Through cross-learning, community leaders from the various Climate-Smart Villages in Southeast Asia learned about the appropriate climate-smart agriculture technologies and practices to scale up.
In 2015, the Climate-Smart Village (CSV) concept was introduced in Southeast Asia. Through the CGIAR Research Program on Climate Change, Agriculture and Food Security (CCAFS), CSVs were established in the region to serve as models of climate-resilient communities and field laboratories of climate-smart technologies and practices. Currently, there are seven CSVs in the region, including: Ma, My Loi, and Tra Hat in Vietnam; Phailom and Ekxang in Laos; Rohal Suong in Cambodia; and Guinayangan in the Philippines.
To further enhance CSV implementation in Southeast Asia, a roving workshop was conducted in Siem Reap and Battambang, Cambodia, from 14 to 18 August 2017. The workshop specifically aimed to: enhance the participants’ knowledge of CSA technologies and practices via experiential/field learning; facilitate sharing of knowledge and experiences on CSA technologies and practices among farmers and CSV support teams; and demonstrate community-based CSA approaches that are successful in Cambodian context.
Twenty six farmers and local leaders, not only from the CSVs, but also from communes and districts where the CSVs are located, attended the workshop. According to Dr. Leocadio Sebastian, the regional program leader of CCAFS SEA,
in this roving workshop, we are engaging local leaders beyond the CSVs as possible advocates for upscaling. The workshop would expose them to different options for making their communities climate-smart.”
Also present in the workshop were the interpreters for the Vietnamese and Laos participants, and the researchers from CCAFS SEA and WorldFish, the lead center for the Cambodian CSV.
The participants visited the climate stress tolerance rice field model in Rohal Suong CSV. Photo: Leo Sebastian (CCAFS)
Knowledge exchange and on-site learning
The workshop harnessed knowledge-sharing and experiential learning methodologies. The participants from the seven CSVs presented the status and progress of their respective CSA initiatives. Some of the good CSA technologies and practices presented are the following: climatic stress tolerant rice varieties, water harvesting, ecological engineering, plant clinic, compost productions, and integrated crop management.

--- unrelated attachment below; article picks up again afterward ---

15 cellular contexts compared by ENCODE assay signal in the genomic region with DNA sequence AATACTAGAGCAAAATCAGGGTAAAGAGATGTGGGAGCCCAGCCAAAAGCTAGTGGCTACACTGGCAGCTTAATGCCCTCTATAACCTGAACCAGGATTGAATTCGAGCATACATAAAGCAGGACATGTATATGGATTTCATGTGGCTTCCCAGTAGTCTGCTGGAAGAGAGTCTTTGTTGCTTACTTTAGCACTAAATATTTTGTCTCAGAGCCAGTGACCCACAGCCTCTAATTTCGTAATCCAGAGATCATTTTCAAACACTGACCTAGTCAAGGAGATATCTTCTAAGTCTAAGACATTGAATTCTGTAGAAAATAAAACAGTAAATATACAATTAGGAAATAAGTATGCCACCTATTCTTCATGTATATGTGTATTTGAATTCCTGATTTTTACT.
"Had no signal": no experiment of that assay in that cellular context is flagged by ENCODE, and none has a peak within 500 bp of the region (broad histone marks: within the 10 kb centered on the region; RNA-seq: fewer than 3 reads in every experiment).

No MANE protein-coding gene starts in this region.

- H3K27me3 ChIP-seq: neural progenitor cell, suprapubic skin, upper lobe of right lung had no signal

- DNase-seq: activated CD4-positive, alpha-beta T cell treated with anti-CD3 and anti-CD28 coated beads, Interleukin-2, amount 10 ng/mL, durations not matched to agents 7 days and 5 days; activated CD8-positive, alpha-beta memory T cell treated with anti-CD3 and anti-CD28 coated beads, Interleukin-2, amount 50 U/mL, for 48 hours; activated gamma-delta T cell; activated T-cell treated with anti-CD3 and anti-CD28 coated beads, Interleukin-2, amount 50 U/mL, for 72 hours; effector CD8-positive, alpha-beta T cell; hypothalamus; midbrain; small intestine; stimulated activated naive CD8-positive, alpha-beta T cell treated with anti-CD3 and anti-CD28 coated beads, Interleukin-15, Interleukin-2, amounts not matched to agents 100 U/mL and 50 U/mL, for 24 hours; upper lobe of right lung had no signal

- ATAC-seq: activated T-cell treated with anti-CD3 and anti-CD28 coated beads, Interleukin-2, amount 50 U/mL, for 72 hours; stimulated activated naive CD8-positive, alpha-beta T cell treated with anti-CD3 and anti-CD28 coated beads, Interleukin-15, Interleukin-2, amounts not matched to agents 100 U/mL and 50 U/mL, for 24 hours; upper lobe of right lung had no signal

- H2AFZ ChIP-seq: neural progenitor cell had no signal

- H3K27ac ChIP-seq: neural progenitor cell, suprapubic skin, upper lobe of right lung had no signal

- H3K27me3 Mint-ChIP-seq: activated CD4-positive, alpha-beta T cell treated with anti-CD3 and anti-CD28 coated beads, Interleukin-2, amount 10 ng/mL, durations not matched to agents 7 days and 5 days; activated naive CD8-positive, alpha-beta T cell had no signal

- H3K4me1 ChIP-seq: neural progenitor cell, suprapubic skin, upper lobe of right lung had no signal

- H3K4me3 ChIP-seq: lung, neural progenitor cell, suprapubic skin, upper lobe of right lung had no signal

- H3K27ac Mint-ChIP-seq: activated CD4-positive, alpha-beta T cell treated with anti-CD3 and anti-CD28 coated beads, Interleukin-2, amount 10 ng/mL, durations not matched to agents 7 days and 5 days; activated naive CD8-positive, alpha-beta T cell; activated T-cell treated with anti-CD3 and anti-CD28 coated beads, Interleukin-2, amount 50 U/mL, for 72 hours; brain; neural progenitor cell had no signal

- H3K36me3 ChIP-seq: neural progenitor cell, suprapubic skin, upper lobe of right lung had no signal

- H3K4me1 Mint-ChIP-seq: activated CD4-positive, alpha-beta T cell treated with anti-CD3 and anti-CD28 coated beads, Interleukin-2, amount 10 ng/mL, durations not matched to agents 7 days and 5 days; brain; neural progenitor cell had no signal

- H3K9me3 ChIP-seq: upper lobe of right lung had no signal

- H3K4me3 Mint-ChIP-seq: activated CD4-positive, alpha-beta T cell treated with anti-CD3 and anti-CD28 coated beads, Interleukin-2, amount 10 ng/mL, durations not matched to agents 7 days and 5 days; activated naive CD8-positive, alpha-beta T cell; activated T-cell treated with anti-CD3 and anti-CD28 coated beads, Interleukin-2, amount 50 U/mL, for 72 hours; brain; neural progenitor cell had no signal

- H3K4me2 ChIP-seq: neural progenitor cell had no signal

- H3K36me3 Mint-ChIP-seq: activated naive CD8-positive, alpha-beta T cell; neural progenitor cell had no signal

Field visits were organized for the participants to observe and reflect on CSA technologies and practices on the ground. The participants visited the Rohal Suong CSV and other project areas implementing CSA technologies and practices such as the poultry farm in Prey Leav village, Don Bosco vocational school, rice field fisheries project site in Trapieang Kuy village of Sonikum district, rice seed production of IRRI-USAID project sites, and safe vegetable garden of World Vegetable Center. For instance, in their visit to the vegetable and home gardening in Siem Reap, the participants were exposed to the applied farmer field school approach, community pond management, production and application of organic pesticide and fertilizer, and intercropping of annual and perennial vegetables.
Beyond the technologies, in their visit to the Community Fish Refuge Pond in Siem Reap - a rice field fisheries project, the participants also learned about the political and social dimensions of a CSA project such as the participatory planning approach, strong commitment from community leaders, internal regulations, and community fundraising activities.
Showcasing their CSA technologies and practices to the participants brought pride and inspiration to the members of Rohal Suong CSV. “This workshop was very useful for the farmers because it allowed them to share their own knowledge and experiences related to agriculture techniques. We were so motivated to continue the CSV work here since many participants from many countries came to visit our village. We hope this event will continue in the future”, said Mr. Cheuk Sao, a commune councillor in Rohal Suong.